A healthy toddler tummy begins at six months old. Babies are remarkably amenable to eating braised greens, tofu, tahini, hummus, unsweetened yogurt and all sorts of things that may earn a toddler’s ire. Isabelle celebrated her first birthday with a lunch at our favorite Indian restaurant. She’s used to unusual foods and tastes because she’s been exposed to them for four years. For ideas on how to introduce healthy and adventurous foods in your baby’s diet, I highly recommend stocking your kitchen library with some fabulous baby food guides: Super Baby Food, Real Food for Mother and Baby, and Nourished Baby.

2) Involve kids in the cooking.

We’ve devoted semi-permanent space in our relatively small kitchen to a red chair. It’s where Isabelle stands when she’s cooking with me. Starting at about 18 months, she became official taste tester in the kitchen, and now she’s worked her way up to a fairly competent sous chef. Invest in a chef’s hat or great apron (yes, boys can play too), a ready stool or chair, and hand over a spoon to those little hands. While you mix, stir, measure, and knead, talk about the ingredients you’re using. Laugh at the mess that’s relatively easy to clean up, and make memories that will last a lifetime. Letting kids take responsibility for preparing the food they eat gives them ownership, responsibility, and an invaluable confidence in their ability to do something “grown up.” I found that baking (taste testing all the way through the process and ending with a warm, yummy something) worked best from 18 months until about 3 ½, and now, at four, Isabelle has moved up to some produce washing, simple cutting, and supervised stirring on the stove.

3) Don’t let the Twinkie cross the threshold.

If you don’t want a Twinkie in your toddler’s tummy, don’t let a Twinkie take up residence in your house. Sometimes it’s as simple as establishing a “don’t buy” principle. We can’t control what a toddler is willing to put in his mouth, but we can control what our money buys. As a general rule, processed foods are full of sugar, unhealthy oils and fats, and processed grains. Keep processed foods out of the grocery cart. Sure, a toddler can put up an impressive hunger strike when Goldfish get slashed from the menu, but sooner or later, the strawberries and asparagus on his plate will earn a nibble or two.

4) Read ingredients. All the time.

I read the ingredients on everything I buy. Even toddler drinks labeled with the seemingly safe word “Water” can have high fructose corn syrup lurking in the ingredient list. Start a habit of reading the ingredient list on everything that goes in the shopping cart. A good rule of thumb is to put back anything that includes sugar in the first five ingredients.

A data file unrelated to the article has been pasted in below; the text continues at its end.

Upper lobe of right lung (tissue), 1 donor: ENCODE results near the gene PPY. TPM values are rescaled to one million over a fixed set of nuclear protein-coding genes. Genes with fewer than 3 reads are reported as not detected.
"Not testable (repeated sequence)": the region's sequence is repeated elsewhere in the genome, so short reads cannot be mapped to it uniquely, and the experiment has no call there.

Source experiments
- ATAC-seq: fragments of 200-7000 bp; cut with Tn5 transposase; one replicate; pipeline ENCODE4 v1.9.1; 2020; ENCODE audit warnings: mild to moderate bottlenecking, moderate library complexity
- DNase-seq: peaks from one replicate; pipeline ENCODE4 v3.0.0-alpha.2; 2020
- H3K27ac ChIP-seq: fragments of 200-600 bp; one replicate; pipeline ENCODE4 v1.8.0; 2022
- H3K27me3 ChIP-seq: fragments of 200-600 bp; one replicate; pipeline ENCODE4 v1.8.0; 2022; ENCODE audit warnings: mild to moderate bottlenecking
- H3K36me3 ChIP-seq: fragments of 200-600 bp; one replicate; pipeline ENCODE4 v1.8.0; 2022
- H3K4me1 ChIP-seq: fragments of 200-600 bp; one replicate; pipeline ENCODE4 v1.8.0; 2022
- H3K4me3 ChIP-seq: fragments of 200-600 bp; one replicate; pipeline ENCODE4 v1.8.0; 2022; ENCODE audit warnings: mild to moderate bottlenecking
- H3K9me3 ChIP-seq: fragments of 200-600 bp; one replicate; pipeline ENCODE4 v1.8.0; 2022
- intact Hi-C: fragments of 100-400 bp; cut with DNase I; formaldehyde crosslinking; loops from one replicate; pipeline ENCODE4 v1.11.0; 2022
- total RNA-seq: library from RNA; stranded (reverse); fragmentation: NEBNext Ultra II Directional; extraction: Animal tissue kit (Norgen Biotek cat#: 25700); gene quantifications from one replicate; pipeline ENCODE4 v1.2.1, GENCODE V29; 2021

5) Invest in high quality vitamins.

There’s nothing better at assuaging parental worry over a picky toddler’s health and safety than a good multi-vitamin. In our family, we opt for the superfood of fermented cod liver oil for adults and kids. We back it up with a multi-vitamin (which Isabelle adores like its candy) and a daily dose of elderberry syrup, which is especially helpful through flu season and can easily be made at home with this recipe.

6) Have a go-to healthy recipe and cut yourself a break.

Let’s face it. Sometimes you just need to order a pizza. Cut yourself a break—an overall healthy diet will not be ruined by Halloween harvest or a meal of processed foods on a day when you need some mental sanity and a break from the kitchen. In case of emergency, it helps to have a homemade meal waiting in the freezer. In our family, we have one recipe that has been a family favorite since Isabelle was a baby. With baby sister Cora now making her way through first foods, it continues to be a hit. Find a recipe that is easy to prepare, healthy to eat, and can be frozen for a quick meal later.


Today's guest writer Beth Hendrickson is mom to Isabelle, age 4, who loves spaghetti, pizza, Halloween, Valentines Day and Easter, and Cora, age 10 months, who loves any dried-up food she can scavenge from the floor under the high chair. Beth’s amazing and supportive husband, James, enjoys a steady diet of kale but is happiest at his birthday breakfast. Beth is Director of Marketing for The Being Well Center and executive chef in her family kitchen. She blogs snippets of life, love, and toddler woes at Paper Doll Tales.